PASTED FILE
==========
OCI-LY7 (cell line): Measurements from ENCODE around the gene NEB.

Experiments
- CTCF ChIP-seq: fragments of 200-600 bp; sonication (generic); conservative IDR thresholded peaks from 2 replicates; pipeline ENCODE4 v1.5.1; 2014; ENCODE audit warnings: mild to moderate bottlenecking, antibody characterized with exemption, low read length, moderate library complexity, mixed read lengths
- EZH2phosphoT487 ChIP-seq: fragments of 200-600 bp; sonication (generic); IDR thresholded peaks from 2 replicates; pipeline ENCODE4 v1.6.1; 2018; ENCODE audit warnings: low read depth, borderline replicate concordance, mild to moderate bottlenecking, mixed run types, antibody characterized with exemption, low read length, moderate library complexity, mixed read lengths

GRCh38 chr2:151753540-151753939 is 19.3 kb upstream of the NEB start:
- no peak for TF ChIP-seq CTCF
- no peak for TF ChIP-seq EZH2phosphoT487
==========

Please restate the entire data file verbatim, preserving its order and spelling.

OCI-LY7 (cell line): Measurements from ENCODE around the gene NEB.

Experiments
- CTCF ChIP-seq: fragments of 200-600 bp; sonication (generic); conservative IDR thresholded peaks from 2 replicates; pipeline ENCODE4 v1.5.1; 2014; ENCODE audit warnings: mild to moderate bottlenecking, antibody characterized with exemption, low read length, moderate library complexity, mixed read lengths
- EZH2phosphoT487 ChIP-seq: fragments of 200-600 bp; sonication (generic); IDR thresholded peaks from 2 replicates; pipeline ENCODE4 v1.6.1; 2018; ENCODE audit warnings: low read depth, borderline replicate concordance, mild to moderate bottlenecking, mixed run types, antibody characterized with exemption, low read length, moderate library complexity, mixed read lengths

GRCh38 chr2:151753540-151753939 is 19.3 kb upstream of the NEB start:
- no peak for TF ChIP-seq CTCF
- no peak for TF ChIP-seq EZH2phosphoT487